From Anarchy In Action
Keluarga suku Bateq 167.jpg

The Batek are an egalitarian, immediate-return foraging society in Malaysia.[1] Anthropologist Ivan Tacey reports:

"In Batek life, personal autonomy is highly valued but alongside mutual sharing. So, it's egalitarianism, gender egalitarianism, there's no chiefs, men are not more powerful than women, there's no corporate groups, there's no age sets. People are equal. You can't even boss your children around [...] They are very much anarchists in the way they have these high, high, high levels of individual autonomy (which is not to be equated with individualism) but also extremely high levels of sharing."[2]


The Batek believe that someone who is unjustly angry at may cause the target of their anger to catch a disease called ke'oy involving fever, depression, and shortness of breath. The angry person needs to control their emotions to cure the sick person. This belief promotes peacefulness by discouraging extreme anger and grudges.[3]

Batek society treats women and men equally. Marriage is monogamous, and divorce can easily be attained by either partner.[4]

Children are raised with enormous freedom, and their minimal restrictions or discipline have to do with safeguarding them from tigers, strangers, and the thunder god. To teach them the value of sharing, children are often encouraged to deliver food to other families.[5]


Anthropologist Kirk Endicott summarizes:

"Batek religion was based on a belief in a number of specialized superhuman beings that inhabited the forest, firmament, and underworld. They were thought to be responsible for many natural phenomena, both benefi cial and detrimental to the Batek. The most important superhuman being was Gobar, the thunder god, who was involved in sending honey bees and the blossoms of wild fruit trees to earth, but who also caused thunderstorms to punish people who broke certain prohibitions (called lawac), ranging from laughing at butterflies to violence. A female underground deity, Ya’ (“Grandmother”), assisted Gobar by causing floods to well up beneath the offender’s camp. The creator god, Tohan, also punished disrespectful acts (tolah) by causing offenders to incur diseases or accidents. Batek communicated with the superhuman beings through dreams and self-induced trances in night-long singing sessions in which they asked for such things as abundant supplies of wild fruits or help in curing diseases."[6]

"Batek regarded violent behavior as a sign of madness. I was told that if a person were violent during life, the superhuman beings would refuse to take the offender’s shadow soul to the afterworld aft er death. Th e shadow soul was doomed to roam the forest as a malevolent ghost."[7]



"No Batek person had political power over anyone else. Although they had nominal headmen (Malay penghulu), who were appointed by the Department of Orang Asli Affairs, the headmen had no authority within Batek society. Natural leaders, usually respected older people of either sex, had some influence, but they could not impose their wishes on others. Most decisions about what work to do, where to move, and so on were made by individuals or married couples, often after consultation with other camp residents."[8]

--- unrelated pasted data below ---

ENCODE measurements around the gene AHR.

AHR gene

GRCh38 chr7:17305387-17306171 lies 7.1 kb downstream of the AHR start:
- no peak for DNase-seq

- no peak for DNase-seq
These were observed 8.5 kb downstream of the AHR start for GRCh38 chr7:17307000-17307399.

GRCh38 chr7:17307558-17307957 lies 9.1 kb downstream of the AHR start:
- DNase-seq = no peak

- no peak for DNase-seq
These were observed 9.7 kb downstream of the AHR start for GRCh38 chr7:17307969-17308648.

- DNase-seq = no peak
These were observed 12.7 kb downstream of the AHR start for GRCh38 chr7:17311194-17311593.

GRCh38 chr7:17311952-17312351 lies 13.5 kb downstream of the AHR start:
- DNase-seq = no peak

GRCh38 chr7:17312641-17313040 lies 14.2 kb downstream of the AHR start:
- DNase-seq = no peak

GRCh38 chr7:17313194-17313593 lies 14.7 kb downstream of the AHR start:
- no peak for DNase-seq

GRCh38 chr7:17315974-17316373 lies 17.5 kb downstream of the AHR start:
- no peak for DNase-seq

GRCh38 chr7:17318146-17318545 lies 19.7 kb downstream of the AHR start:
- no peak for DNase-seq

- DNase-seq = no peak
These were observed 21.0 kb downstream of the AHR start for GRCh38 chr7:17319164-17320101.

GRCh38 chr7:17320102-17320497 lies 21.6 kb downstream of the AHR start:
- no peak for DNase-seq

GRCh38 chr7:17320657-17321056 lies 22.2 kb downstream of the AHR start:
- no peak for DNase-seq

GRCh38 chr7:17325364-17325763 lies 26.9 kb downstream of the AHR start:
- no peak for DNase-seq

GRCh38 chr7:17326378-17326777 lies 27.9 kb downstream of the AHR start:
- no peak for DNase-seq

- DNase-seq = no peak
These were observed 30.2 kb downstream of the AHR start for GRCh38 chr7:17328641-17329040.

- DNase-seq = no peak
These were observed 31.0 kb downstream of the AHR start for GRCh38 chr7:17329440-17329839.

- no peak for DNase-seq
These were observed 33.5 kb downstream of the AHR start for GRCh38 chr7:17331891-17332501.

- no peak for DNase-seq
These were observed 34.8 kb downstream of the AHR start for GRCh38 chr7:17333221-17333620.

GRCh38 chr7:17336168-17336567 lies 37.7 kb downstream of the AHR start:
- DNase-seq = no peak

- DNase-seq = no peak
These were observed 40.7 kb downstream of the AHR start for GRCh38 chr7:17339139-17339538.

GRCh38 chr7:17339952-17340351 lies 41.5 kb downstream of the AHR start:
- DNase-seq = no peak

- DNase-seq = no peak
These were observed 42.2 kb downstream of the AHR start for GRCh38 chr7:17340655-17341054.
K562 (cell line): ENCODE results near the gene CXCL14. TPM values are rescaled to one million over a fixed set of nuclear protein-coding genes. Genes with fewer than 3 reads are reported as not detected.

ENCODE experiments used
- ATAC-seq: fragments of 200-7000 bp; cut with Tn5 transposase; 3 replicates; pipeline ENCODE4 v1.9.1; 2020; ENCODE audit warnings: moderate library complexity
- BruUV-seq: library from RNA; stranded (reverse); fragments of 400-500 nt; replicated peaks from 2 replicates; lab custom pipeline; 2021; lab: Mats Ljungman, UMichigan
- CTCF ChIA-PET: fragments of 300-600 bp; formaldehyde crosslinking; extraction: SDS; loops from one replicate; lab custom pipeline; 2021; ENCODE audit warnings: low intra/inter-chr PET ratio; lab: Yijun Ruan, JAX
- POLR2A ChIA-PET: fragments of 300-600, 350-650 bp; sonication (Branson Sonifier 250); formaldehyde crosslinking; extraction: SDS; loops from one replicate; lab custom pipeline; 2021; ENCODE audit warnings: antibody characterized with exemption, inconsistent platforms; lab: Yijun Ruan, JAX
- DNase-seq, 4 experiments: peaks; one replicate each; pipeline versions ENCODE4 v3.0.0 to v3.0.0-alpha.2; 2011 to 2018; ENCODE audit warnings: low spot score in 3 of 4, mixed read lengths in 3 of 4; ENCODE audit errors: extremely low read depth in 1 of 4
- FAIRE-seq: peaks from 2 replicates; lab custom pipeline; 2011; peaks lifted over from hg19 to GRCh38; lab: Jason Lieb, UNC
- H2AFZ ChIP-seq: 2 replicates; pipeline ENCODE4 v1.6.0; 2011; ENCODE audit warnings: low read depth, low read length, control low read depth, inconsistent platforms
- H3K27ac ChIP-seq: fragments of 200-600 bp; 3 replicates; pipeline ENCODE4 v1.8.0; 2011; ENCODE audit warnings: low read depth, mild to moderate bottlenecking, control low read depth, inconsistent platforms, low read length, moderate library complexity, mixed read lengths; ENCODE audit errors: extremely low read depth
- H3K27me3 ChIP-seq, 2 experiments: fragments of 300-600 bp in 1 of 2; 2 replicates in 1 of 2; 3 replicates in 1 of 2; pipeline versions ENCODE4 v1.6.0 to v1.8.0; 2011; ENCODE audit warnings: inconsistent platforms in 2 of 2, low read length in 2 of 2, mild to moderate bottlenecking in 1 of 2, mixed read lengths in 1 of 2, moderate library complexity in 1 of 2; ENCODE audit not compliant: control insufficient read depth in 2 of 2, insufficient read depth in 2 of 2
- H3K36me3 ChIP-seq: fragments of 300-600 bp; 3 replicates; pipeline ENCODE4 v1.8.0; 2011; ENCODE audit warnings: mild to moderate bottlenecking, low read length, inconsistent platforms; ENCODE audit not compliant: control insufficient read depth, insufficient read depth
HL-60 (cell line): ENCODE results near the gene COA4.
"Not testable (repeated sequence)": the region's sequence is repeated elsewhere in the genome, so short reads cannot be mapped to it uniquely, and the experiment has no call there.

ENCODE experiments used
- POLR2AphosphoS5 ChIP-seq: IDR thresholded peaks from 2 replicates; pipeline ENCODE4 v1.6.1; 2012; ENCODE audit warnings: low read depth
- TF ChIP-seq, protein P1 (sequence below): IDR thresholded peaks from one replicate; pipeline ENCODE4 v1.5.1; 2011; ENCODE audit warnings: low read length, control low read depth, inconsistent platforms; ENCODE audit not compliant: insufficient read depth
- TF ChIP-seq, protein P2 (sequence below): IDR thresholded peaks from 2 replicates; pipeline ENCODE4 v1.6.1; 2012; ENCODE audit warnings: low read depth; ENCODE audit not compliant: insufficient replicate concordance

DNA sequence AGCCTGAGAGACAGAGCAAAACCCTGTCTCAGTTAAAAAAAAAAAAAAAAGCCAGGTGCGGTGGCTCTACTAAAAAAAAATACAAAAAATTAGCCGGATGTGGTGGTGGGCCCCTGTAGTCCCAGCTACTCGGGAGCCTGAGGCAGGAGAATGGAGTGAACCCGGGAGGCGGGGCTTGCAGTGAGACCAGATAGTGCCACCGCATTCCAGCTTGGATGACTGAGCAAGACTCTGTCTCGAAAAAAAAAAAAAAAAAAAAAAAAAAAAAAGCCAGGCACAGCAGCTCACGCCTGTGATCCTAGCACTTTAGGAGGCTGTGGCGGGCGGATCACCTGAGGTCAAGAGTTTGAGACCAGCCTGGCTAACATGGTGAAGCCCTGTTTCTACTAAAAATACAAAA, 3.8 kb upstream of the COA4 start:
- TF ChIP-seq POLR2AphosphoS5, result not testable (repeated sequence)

The Batek share all food, including vegetables and meat. They do not have private property.[9]


The Batek have a taboo on laughing at animals and plants. Anthropologist Alice Rudge writes, "Adhering to these taboos is seen as ethical behaviour, a way that people demonstrate respect for the non-human persons of the forest that provide the Batek with sustenance."[10]


Interpersonal violence is strictly prohibited and violators may be ostracized. When there's a serious dispute, the community organizes a public discussion to resolve it. If resolution fails, then one of the parties will often leave for a while until emotions dissipate.[11]

Kevin Tucker wrote in 2018 that there were no known cases of homicide among the Batek.[12] Endicott corroborates this lack of known homicide with the exception of one woman who killed two of her children during "bouts of insanity." Endicott describes Batek society as extraordinarily peaceful:

"The Batek prohibition on violence ensured that social life in camps was generally harmonious. No one had to fear being hurt by anyone else. Th is prohibition enhanced the personal autonomy of all Batek—one of their basic values—because it meant that no one could coerce another to do anything against their wishes. Even children had great freedom and independence. The prohibition on violence also contributed to the equality of the sexes by preventing men from using force against weaker women."[13]

  1. James Woodburn, "Egalitarian Societies," Man 17, no. 3 (1982): 433.
  2. Ivan Tacey, "Predation and Monstrosity among Malaysian Indigenous Peoples- history, violence and ontology," Radical Anthropology Group," 1 March 2022,
  3. "Batek," Peaceful Societies",
  4. "Batek," Peaceful Societies.
  5. "Batek," Peaceful Societies.
  6. Kirk Endicott, "Peaceful Foragers: The Significance of the Batek and Moriori for the Question of Innate Human Violence", in Douglass Fry (ed). War, Peace, and Human Nature: The Convergence of Evolutionary and Cultural Views (Oxford: Oxford University Press, 2015), 245-6.
  7. Endicott, "Peaceful Foragers," 246.
  8. Endicott, "Peaceful Foragers," 245.
  9. "Batek," Peaceful Societies.
  10. Alice Rudge, "Why We Laugh Even When We Know It Is Wrong," The Print, 1 September 2019,
  11. "Batek," Peaceful Societies".
  12. Kevin Tucker, Gathered Remains, Salem: Black and Green Press, 2018, 171.
  13. Endicott, "Peaceful Foragers," 246-7.